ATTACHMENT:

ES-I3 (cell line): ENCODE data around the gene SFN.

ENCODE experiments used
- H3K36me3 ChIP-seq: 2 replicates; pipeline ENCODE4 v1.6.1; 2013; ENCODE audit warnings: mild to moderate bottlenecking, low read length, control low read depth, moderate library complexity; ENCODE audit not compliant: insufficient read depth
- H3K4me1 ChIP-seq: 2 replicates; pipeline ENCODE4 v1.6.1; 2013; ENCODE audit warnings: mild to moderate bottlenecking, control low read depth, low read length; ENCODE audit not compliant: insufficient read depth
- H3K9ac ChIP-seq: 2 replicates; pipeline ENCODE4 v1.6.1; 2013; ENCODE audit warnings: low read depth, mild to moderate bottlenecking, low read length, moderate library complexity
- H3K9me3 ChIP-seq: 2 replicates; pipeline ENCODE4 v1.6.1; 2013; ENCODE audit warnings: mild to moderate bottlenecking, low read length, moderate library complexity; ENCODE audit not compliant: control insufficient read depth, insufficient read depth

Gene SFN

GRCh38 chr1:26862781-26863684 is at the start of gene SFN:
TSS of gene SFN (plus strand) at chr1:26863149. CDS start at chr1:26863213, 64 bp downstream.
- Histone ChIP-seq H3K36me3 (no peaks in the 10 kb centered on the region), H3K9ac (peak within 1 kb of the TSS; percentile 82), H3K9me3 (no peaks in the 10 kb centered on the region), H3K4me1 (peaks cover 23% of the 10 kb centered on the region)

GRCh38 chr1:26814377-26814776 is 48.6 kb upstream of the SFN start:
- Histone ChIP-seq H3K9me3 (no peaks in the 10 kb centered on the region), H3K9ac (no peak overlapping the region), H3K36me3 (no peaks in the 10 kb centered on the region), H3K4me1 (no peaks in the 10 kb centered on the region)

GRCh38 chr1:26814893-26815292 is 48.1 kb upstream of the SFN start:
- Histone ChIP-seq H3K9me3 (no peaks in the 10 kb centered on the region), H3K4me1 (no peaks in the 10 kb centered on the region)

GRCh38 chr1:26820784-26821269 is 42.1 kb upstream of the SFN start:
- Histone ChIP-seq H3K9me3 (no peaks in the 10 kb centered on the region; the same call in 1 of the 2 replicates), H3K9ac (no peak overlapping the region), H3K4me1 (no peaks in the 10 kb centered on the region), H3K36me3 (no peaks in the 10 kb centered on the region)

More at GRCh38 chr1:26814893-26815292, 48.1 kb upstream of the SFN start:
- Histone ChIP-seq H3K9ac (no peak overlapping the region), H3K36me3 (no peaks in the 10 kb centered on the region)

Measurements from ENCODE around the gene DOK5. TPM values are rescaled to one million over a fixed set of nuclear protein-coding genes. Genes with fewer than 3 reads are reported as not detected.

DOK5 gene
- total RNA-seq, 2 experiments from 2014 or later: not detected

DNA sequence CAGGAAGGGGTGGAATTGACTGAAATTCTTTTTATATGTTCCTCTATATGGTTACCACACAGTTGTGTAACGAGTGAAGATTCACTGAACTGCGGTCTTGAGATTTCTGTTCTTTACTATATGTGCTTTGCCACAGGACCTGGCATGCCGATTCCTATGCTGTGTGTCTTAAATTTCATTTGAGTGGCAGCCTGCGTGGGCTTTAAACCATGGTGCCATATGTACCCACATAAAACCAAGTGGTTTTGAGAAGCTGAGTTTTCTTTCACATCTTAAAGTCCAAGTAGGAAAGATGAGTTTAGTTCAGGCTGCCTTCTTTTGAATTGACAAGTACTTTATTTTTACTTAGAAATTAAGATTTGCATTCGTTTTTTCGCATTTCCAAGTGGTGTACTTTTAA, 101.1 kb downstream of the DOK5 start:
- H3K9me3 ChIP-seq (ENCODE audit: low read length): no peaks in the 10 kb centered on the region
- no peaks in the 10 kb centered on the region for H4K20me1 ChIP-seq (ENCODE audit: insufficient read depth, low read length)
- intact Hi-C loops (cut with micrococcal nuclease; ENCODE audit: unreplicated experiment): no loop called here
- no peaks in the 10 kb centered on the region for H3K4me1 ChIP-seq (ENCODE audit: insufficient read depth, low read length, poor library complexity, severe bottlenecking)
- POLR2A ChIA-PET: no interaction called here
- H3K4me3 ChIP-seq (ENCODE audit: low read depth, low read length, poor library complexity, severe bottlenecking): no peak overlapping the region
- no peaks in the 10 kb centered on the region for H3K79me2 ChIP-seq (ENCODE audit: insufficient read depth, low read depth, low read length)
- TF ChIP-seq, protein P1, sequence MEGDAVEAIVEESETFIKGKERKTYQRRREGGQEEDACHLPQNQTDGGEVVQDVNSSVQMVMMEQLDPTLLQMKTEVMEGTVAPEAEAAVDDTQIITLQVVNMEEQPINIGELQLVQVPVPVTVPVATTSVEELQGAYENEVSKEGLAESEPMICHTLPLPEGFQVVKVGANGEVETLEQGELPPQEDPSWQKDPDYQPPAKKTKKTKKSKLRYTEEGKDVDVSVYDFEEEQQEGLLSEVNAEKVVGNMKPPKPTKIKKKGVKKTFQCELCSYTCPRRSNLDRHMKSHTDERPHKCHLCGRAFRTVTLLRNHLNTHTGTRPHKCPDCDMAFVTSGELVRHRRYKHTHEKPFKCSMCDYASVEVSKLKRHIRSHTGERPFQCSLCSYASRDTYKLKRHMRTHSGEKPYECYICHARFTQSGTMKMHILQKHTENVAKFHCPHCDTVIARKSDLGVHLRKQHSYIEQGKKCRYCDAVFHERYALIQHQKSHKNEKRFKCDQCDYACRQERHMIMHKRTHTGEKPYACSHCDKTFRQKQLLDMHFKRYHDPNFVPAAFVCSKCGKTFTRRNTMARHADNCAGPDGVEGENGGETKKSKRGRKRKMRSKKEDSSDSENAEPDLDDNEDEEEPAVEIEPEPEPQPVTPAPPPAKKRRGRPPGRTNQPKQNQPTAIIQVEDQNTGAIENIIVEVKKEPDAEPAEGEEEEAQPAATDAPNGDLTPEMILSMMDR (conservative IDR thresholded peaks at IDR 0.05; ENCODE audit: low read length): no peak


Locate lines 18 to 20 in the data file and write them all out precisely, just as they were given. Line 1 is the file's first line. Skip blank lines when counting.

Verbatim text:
- Histone ChIP-seq H3K9ac (no peak overlapping the region), H3K36me3 (no peaks in the 10 kb centered on the region)

Measurements from ENCODE around the gene DOK5. TPM values are rescaled to one million over a fixed set of nuclear protein-coding genes. Genes with fewer than 3 reads are reported as not detected.

DOK5 gene